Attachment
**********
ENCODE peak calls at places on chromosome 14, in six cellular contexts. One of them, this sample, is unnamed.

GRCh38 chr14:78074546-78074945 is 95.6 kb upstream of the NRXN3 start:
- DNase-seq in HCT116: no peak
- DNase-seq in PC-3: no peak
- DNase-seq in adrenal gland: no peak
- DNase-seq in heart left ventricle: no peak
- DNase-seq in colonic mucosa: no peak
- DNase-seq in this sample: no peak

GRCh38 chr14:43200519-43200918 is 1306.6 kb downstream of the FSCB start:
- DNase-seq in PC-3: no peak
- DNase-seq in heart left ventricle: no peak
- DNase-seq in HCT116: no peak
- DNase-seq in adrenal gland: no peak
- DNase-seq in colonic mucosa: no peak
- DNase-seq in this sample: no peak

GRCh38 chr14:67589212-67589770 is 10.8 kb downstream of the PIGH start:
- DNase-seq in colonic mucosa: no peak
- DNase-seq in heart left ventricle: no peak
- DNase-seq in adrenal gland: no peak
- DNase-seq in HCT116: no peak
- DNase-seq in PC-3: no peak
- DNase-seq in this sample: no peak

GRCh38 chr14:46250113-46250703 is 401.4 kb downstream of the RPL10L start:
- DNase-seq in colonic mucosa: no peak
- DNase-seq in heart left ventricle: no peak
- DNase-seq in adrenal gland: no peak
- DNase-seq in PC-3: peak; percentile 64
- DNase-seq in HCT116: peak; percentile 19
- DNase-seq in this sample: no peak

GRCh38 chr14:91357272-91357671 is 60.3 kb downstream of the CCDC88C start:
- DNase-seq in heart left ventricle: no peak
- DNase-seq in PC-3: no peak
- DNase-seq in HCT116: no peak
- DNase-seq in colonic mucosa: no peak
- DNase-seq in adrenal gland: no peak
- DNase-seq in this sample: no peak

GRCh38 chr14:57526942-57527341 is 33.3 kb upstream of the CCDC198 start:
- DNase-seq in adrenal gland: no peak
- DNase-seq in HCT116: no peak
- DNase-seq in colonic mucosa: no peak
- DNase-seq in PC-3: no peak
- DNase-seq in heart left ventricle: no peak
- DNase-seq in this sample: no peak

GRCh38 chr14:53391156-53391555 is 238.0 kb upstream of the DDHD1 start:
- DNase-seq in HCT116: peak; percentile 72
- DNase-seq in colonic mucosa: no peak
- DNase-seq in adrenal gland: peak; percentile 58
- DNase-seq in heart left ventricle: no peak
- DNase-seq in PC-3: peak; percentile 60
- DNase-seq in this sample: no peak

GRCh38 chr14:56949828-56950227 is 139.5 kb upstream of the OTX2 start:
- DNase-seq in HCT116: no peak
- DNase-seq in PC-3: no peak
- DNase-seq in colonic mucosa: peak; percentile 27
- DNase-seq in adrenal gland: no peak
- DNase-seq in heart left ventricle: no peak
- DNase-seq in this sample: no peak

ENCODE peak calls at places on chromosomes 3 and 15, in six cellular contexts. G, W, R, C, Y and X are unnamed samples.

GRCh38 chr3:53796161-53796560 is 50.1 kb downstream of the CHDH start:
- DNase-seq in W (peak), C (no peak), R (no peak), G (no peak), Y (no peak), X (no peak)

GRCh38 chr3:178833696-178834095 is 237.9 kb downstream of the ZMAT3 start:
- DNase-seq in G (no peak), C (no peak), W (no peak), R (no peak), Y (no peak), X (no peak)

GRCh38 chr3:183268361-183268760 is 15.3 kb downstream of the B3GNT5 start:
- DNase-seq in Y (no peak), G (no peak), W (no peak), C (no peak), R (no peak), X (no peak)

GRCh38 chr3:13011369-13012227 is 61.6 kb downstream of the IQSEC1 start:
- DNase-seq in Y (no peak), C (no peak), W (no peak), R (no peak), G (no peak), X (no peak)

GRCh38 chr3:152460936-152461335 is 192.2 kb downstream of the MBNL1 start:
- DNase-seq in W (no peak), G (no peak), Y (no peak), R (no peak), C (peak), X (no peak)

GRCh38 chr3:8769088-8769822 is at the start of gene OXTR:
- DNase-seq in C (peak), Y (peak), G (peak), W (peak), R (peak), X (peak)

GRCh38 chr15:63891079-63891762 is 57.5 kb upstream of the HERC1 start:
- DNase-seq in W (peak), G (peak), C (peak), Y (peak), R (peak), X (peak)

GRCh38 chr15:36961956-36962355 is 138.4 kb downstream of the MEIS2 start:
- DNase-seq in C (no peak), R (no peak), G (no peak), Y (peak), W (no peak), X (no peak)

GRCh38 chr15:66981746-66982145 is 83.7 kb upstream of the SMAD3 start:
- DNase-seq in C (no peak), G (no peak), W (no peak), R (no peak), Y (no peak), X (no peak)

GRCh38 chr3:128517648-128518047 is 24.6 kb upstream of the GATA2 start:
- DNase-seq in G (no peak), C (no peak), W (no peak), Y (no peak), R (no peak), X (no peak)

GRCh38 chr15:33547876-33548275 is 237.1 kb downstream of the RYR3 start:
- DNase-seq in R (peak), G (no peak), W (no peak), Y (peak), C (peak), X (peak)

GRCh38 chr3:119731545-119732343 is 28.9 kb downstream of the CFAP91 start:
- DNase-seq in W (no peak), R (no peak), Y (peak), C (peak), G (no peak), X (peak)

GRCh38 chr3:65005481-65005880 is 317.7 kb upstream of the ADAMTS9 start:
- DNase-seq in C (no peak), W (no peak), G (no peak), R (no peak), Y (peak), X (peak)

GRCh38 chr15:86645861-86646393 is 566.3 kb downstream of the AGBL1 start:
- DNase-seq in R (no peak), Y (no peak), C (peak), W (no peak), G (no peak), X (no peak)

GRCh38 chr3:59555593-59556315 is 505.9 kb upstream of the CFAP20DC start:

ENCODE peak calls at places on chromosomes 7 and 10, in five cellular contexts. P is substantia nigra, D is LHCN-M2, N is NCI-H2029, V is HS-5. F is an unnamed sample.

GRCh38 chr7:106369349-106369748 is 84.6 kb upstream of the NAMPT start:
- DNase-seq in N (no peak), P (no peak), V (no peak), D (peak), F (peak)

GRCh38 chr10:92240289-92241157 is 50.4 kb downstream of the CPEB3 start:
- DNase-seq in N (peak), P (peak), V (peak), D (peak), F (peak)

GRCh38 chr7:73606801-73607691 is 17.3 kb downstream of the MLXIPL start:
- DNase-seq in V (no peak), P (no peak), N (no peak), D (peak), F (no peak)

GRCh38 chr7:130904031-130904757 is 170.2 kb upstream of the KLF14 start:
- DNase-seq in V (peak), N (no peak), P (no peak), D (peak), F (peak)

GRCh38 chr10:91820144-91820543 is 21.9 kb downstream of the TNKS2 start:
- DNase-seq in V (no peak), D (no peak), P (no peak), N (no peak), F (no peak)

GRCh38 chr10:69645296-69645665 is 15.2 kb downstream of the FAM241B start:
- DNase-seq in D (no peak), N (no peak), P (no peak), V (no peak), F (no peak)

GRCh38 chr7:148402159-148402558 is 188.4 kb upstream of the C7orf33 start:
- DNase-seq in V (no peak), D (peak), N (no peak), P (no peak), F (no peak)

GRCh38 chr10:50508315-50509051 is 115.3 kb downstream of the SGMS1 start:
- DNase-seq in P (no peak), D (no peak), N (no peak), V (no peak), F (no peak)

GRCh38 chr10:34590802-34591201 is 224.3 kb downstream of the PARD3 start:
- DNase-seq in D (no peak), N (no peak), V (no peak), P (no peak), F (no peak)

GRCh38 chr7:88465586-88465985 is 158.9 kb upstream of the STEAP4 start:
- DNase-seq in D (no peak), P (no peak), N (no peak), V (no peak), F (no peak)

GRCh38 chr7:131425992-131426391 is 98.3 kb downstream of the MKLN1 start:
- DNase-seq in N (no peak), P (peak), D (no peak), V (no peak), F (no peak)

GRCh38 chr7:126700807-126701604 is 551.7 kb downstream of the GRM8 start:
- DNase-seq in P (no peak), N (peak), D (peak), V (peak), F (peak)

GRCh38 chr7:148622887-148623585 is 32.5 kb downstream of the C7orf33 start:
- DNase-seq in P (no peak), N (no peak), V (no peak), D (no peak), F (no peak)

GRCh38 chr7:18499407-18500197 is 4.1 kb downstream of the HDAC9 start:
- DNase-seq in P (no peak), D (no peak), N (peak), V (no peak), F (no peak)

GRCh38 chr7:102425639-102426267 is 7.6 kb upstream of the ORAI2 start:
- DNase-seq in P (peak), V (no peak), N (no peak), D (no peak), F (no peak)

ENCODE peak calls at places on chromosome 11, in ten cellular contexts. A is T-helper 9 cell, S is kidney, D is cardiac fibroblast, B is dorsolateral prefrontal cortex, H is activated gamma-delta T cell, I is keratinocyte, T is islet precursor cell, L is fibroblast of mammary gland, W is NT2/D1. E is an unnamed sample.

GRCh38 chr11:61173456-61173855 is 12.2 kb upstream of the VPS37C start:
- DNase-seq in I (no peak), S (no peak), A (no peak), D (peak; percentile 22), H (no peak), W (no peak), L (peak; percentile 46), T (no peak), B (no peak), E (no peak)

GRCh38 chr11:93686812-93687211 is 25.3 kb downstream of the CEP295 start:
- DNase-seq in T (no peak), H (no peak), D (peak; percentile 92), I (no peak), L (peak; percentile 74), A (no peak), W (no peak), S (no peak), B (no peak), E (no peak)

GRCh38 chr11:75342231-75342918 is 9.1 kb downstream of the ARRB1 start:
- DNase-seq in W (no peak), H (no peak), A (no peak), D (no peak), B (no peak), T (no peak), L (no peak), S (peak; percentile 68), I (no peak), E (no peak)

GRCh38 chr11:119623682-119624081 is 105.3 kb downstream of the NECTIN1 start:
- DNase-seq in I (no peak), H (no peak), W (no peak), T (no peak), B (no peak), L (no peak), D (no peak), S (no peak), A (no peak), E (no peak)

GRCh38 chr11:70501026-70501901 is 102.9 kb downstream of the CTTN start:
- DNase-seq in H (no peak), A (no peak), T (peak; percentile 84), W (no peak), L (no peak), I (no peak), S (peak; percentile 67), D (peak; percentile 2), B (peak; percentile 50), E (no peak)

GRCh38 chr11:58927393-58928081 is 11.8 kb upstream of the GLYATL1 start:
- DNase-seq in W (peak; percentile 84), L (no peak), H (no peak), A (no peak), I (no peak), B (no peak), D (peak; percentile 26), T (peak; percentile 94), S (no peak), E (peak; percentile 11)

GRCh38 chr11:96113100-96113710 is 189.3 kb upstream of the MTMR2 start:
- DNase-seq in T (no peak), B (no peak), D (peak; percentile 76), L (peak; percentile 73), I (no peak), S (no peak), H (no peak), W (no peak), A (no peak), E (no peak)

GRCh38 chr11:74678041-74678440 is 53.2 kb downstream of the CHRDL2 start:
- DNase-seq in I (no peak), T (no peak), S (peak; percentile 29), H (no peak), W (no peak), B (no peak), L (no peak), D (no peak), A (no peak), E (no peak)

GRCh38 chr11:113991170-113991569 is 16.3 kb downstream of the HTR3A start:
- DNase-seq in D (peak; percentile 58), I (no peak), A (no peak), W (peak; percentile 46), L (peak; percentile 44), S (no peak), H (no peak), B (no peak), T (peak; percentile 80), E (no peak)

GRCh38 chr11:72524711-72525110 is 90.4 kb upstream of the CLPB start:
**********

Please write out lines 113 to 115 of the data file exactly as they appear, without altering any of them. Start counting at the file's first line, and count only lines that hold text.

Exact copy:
GRCh38 chr7:148622887-148623585 is 32.5 kb downstream of the C7orf33 start:
- DNase-seq in P (no peak), N (no peak), V (no peak), D (no peak), F (no peak)

GRCh38 chr7:18499407-18500197 is 4.1 kb downstream of the HDAC9 start: